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U.S. Debt: Set to Shatter Records and Why It Matters

AngelaRoberts

Written by Angela Roberts

Jun 20, 2019

Despite our historic economic expansion, U.S. national debt has hit a record $22 trillion. Former Fed Chair Alan Greenspan has called it an “extremely imbalanced situation.” Imbalanced indeed. Soaring debt and exploding deficits are occurring while unemployment is at record lows, wages are rising, and the strong economy is showing no signs of abating. Imbalanced indeed. Soaring debt and exploding deficits are occurring while unemployment is at record lows, wages are rising, and the strong economy is showing no signs of abating. Not only does this go against economic norms, but the Committee for a Responsible Federal Government has also deemed it unprecedented, stating that “never in modern U.S. history have deficits been so high outside of a war or recession (or their aftermath).”

The U.S. federal deficit grew to $779 billion in fiscal year 2018, a 17-percent increase from 2017. This year it’s on track to balloon to $1.09 trillion, a jump of another 40 percent.

Remember, a budget deficit happens when the government spends more money than it takes in—and when Uncle Sam borrows to cover the shortfall, it adds to the national debt.

Our record-breaking debt is a rather baffling predicament as we’re sitting in one of the greatest economic booms in history. More people working should mean more people paying taxes, fewer Americans on federal assistance, and more revenue rolling into the coffers of the government. But there have been some extraordinary debt-making events—like dramatic changes to the tax laws, a massive increase in military spending, and skyrocketing entitlement costs, as well as an utter lack of political will.

Republicans tolerate mounting deficits in exchange for politically popular tax cuts—while Democrats stomach the deficits to fund equally base-pleasing entitlement programs.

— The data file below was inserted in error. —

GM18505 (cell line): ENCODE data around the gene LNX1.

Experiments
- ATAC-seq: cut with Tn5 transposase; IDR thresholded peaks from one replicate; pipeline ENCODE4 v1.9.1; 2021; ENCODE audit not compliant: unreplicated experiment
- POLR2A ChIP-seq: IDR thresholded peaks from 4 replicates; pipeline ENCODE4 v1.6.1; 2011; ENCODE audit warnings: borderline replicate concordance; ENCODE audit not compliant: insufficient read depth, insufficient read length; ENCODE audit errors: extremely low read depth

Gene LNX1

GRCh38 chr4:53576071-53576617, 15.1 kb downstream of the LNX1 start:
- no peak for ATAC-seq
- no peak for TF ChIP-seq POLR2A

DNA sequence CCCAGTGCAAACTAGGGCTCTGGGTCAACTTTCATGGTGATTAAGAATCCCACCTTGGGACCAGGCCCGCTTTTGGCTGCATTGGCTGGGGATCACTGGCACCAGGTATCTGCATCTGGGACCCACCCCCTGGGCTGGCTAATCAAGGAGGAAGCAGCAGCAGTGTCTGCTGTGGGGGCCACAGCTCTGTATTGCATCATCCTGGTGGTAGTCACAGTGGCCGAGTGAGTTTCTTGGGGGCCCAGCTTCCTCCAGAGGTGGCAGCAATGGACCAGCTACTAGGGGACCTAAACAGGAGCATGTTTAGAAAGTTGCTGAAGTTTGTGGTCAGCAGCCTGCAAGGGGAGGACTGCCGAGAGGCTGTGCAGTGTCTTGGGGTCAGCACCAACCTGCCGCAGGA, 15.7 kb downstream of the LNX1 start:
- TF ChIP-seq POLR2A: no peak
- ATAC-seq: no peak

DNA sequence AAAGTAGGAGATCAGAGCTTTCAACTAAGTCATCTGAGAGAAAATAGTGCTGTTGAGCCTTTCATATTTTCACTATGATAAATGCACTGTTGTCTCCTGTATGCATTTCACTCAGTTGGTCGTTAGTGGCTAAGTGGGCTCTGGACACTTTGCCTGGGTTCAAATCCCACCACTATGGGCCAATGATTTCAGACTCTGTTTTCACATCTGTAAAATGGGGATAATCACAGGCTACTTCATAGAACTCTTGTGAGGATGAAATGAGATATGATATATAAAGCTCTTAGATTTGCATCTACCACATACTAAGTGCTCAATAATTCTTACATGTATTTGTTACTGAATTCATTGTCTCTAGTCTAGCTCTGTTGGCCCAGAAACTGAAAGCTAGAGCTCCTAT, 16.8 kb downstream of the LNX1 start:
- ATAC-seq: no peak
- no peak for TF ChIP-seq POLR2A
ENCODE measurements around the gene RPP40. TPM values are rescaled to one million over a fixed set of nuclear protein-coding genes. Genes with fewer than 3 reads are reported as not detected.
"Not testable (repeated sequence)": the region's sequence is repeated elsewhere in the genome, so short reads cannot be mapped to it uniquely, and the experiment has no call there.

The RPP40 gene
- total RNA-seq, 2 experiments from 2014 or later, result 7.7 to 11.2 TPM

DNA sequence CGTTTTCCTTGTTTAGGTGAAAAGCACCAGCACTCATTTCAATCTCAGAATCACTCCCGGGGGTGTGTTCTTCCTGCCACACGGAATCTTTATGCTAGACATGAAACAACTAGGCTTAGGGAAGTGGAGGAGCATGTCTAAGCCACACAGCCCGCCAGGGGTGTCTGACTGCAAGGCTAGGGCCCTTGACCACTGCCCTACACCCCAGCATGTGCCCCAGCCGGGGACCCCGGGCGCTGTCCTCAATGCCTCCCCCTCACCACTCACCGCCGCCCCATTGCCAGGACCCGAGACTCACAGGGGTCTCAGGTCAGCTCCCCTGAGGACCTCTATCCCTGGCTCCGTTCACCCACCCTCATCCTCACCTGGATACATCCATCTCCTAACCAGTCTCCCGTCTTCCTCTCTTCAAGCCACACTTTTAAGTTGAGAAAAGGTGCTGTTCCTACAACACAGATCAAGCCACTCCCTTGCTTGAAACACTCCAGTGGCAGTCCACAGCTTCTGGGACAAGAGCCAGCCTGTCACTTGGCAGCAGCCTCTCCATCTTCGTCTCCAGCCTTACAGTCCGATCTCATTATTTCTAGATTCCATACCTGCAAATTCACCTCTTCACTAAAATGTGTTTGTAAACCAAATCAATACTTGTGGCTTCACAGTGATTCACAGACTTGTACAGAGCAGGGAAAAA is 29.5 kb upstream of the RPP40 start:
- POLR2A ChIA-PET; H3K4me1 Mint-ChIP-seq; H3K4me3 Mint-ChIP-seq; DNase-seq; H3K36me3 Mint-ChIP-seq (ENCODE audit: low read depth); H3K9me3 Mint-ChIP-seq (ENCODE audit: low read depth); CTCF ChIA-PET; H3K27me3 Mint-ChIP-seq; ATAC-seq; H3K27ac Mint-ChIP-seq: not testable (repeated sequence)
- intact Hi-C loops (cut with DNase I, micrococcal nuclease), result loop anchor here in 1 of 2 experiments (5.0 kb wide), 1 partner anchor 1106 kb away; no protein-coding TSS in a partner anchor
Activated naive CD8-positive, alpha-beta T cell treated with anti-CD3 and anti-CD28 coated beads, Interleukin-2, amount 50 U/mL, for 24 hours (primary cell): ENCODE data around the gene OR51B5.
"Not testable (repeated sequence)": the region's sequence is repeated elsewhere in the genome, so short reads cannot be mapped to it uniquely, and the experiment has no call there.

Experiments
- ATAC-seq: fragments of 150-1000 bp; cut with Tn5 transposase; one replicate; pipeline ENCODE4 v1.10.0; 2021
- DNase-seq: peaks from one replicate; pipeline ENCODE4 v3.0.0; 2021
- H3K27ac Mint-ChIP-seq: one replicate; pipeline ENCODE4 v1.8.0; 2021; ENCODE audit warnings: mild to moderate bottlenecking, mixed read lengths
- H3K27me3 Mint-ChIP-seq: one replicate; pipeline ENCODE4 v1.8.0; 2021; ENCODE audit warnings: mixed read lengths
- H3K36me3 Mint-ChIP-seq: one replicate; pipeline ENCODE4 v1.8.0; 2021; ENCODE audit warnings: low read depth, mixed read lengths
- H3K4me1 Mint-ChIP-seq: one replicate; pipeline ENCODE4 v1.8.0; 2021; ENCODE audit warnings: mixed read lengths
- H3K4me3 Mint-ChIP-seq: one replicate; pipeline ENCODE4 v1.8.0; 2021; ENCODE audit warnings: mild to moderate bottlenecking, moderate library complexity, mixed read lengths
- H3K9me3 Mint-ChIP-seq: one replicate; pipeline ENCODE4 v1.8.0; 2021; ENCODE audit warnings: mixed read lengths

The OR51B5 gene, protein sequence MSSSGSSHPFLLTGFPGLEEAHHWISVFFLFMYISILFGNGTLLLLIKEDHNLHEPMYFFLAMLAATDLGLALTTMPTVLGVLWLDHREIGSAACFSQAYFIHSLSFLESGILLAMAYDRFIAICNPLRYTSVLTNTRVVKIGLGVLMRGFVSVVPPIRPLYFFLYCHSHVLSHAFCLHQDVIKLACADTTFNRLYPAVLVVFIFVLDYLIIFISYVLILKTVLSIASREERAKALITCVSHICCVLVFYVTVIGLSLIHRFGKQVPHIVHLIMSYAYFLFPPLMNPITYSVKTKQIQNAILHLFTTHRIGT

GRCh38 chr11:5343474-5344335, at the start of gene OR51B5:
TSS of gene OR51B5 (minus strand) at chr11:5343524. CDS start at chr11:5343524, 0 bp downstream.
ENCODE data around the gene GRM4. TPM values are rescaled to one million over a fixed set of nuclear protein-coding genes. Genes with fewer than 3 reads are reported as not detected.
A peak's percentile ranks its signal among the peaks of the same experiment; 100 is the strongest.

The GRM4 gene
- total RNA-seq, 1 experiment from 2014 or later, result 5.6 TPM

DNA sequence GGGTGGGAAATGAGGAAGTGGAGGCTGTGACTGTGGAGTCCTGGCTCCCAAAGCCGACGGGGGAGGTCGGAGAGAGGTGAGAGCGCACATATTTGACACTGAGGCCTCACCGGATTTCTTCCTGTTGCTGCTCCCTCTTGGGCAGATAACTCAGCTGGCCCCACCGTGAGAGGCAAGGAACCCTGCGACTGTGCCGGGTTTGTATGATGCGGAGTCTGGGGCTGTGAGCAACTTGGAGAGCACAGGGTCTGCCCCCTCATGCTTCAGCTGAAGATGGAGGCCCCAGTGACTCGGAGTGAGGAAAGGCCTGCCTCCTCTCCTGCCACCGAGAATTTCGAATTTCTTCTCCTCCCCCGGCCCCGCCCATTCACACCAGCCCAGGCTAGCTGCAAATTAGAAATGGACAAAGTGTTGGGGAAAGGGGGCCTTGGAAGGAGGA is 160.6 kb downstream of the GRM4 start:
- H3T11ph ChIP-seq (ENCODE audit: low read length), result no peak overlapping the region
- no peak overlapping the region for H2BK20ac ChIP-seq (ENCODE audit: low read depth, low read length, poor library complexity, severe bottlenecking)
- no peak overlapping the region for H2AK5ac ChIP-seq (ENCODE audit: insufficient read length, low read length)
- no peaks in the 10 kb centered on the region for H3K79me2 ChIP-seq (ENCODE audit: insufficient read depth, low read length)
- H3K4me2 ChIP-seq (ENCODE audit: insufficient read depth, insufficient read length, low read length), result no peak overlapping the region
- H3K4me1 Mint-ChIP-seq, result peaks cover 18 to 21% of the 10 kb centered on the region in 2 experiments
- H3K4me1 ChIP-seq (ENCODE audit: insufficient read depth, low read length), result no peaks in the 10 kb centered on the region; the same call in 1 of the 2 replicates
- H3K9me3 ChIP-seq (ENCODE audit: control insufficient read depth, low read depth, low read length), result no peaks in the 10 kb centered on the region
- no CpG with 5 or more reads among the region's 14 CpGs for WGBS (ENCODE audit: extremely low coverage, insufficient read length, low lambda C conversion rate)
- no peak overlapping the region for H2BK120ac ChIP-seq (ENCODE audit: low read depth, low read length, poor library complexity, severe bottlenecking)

Unfortunately, America’s debt and deficits are robbing the future—and politicians know it. An April 15, 2019, Congressional Research Service report prepared for members and committees in Congress states:

“Over time, persistent budget deficits can hamper economic growth. Deficits represent an intertemporal transfer from later generations to the current one, as money borrowed now will eventually require repayment with interest.”

None of this paints the likelihood of a positive picture for the safety of your nest egg. A recent article in Fortune entitled “America’s Disastrous New Normal: A Booming Economy and Soaring Deficits” calls the conundrum “a radical departure from the normally healthy, self-correcting interplay between economic growth and budget shortfalls—and its likely long-term consequences are worth losing sleep over.”

How much sleep? In a Bloomberg interview earlier this year, Greenspan suggested that “politically, budget deficits really don’t matter. What matters is the consequences.” And those consequences include rising inflation, imminent boom-bust cycles, a growing recession risk, and a weakened federal response to the next financial crisis.

Rising federal debt undermines the purchasing power of the dollar, threatens public safety nets, impedes private capital, shakes consumer confidence, and dents economic growth. It could prove to be a silent portfolio killer that could force interest rates to go up, the stock market to move down, borrowing costs to surge, and home prices to tumble.

With the current economic boom now “long in the tooth” and the happy bounce provided by the 2018 tax cuts fading, it’s time to think about diversifying your financial portfolio.

Recent job misses, yield curve noise, layoff announcements, revenue shortfalls, and waning business sentiment suggest that we may be in the final innings of the storied economic comeback that started back in June 2009—and is now on track to become the longest in U.S. history.

But that’s just the thing about comebacks—they tend to occur on borrowed time and typically come to an abrupt end. As a result, we’re rarely prepared when they do. So as federal debt continues to squeeze the economy and jeopardize our retirement, may the best hedge win.

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